This is typically the selfishness that characterises people who are without God and are caught up in the world’s system. “Sheep” is an apt term to describe worldly people. They mindlessly follow the ones who shout the loudest and never consider the consequences of their lawlessness.


By contrast, contentment is, or should be, the characteristic of God’s children. God is in the process of reproducing His Son in the lives of His sons and daughters which includes contentment.

(We must not confuse contentment with complacency. A contented person is at peace with his/her situation but, at the same time, will recognise and grasp opportunities for improvement when they come.

On the other hand, a complacent person is one who is apathetic, lazy and unwilling to do anything to change a bad situation even if he/she has the opportunity to do so).

Jesus is the perfect example of a true son.

What characterised His life? (This is something we should never forget)! His loving and willing submission to the Father. Jesus was perfectly contented with His life in the Father no matter what happened.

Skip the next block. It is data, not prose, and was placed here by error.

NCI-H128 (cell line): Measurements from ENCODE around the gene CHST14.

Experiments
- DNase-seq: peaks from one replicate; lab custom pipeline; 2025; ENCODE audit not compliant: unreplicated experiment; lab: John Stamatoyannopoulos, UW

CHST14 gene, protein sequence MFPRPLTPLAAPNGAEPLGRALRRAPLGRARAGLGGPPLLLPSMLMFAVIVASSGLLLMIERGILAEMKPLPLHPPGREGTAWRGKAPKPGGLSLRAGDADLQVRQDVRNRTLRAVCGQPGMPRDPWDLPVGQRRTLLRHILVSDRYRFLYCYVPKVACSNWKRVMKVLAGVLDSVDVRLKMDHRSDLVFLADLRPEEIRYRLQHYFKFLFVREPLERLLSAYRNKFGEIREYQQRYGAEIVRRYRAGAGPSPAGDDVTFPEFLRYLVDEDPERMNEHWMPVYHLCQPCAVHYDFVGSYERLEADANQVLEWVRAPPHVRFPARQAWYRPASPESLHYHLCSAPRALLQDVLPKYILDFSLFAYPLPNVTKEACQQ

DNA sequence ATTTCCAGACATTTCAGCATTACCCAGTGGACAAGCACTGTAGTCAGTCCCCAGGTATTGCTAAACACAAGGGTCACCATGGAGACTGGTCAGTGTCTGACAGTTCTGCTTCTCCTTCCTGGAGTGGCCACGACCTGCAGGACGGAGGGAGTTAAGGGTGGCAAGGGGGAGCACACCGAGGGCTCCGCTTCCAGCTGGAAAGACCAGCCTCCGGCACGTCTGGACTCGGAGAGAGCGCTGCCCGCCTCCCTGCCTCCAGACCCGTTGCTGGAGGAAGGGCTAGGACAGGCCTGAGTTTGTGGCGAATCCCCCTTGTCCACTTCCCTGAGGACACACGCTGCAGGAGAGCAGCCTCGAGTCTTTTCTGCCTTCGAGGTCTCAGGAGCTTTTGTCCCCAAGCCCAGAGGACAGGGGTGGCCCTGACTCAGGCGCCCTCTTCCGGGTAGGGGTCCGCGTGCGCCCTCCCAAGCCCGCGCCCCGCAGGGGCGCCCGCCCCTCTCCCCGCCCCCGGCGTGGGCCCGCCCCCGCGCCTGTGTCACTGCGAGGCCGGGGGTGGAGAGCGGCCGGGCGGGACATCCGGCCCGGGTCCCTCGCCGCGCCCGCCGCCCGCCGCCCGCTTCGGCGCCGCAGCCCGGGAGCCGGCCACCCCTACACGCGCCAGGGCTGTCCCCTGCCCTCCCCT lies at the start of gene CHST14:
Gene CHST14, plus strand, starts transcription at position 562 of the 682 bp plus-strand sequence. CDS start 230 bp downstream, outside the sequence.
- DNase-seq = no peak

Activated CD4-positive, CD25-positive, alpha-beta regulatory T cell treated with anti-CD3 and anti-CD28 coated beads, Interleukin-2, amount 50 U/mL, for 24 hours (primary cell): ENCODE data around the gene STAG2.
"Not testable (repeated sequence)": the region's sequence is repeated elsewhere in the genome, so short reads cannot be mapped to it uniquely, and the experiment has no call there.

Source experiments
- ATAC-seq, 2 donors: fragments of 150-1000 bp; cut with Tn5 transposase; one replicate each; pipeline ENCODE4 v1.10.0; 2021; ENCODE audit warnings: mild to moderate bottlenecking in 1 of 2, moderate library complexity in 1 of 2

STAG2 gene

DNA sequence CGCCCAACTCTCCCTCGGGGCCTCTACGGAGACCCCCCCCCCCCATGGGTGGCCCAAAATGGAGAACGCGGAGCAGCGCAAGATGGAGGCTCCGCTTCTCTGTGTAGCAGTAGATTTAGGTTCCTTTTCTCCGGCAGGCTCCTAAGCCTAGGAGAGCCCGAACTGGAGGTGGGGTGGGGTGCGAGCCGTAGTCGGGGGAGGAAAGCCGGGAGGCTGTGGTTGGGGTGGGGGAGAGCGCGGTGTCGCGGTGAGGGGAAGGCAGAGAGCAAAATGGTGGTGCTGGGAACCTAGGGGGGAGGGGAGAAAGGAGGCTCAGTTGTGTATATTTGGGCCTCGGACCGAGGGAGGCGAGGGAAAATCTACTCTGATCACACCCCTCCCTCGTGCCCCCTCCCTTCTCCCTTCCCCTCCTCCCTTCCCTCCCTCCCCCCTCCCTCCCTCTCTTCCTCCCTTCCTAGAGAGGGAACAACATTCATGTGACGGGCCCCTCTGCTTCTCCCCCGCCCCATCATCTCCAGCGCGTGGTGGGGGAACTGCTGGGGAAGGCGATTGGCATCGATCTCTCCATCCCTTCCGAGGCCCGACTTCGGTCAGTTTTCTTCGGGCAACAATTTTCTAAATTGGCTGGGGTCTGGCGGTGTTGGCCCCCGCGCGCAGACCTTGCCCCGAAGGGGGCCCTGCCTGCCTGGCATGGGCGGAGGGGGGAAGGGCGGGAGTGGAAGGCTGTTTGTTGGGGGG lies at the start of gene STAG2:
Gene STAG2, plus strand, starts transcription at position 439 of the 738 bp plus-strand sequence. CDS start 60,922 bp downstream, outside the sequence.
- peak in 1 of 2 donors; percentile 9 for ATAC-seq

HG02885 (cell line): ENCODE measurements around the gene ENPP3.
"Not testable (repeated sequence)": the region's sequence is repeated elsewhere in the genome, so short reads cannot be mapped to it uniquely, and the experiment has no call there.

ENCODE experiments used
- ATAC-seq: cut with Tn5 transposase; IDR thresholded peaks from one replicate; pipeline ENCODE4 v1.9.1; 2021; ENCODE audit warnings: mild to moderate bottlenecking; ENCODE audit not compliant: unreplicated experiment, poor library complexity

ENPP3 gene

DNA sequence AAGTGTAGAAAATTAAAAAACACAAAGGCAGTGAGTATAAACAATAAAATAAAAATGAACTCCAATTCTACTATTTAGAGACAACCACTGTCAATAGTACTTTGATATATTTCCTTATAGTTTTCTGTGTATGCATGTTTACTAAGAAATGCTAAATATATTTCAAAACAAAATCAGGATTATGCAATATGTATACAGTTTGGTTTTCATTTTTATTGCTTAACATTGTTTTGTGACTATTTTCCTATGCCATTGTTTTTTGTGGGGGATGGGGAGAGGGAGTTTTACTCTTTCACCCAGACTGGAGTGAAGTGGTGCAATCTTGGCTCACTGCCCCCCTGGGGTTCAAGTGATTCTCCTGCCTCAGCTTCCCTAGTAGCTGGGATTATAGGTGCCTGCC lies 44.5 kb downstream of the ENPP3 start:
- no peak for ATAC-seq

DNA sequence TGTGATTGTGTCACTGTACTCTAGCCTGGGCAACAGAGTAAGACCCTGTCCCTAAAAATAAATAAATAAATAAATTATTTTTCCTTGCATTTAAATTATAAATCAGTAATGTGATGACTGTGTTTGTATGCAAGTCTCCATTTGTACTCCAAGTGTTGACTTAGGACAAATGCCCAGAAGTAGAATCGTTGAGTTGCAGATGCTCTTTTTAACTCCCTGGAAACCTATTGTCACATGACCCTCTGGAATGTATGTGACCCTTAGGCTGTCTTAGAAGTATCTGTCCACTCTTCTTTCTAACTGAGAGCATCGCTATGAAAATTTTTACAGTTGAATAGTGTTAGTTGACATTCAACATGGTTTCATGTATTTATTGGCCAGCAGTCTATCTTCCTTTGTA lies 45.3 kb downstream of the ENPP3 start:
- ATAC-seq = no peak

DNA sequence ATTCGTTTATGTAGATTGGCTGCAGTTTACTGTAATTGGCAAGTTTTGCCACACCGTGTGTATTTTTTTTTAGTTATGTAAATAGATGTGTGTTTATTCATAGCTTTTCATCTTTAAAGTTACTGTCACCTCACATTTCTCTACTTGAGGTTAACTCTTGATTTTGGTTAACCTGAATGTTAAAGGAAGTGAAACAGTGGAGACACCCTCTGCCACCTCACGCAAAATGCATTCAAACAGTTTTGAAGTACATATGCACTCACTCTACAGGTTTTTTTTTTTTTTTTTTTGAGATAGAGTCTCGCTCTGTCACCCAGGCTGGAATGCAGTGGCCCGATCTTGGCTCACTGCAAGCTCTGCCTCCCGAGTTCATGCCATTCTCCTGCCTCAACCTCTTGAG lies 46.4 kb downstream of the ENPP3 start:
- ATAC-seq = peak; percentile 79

But Jesus was Jesus!

How can we achieve an attitude of contentment in God in a world of people seething with discontent?

Despite his circumstances in a Roman jail surrounded by Roman soldiers, here’s how Paul did it. “I have learned…” he said.

“How I praise the Lord that you are concerned about me again. I know you have always been concerned for me, but you didn’t have the chance to help me. Not that I was ever in need, for I have learned how to be content with whatever I have. I know how to live on almost nothing or with everything. I have learned the secret of living in every situation, whether it is with a full stomach or empty, with plenty or little. For I can do everything through Christ, who gives me strength.” Philippians 4:10-13 NLT

One of Paul’s early lessons as a believer is recorded in Acts 16. He and Silas, his companion, were thrown into prison for freeing a slave girl from demons. Instead of making a fuss about injustice, they sang songs of praise to God when they couldn’t sleep.

We know the outcome. Paul and Silas were freed and an entire Roman family believed in Jesus. That was tough but he learned by doing.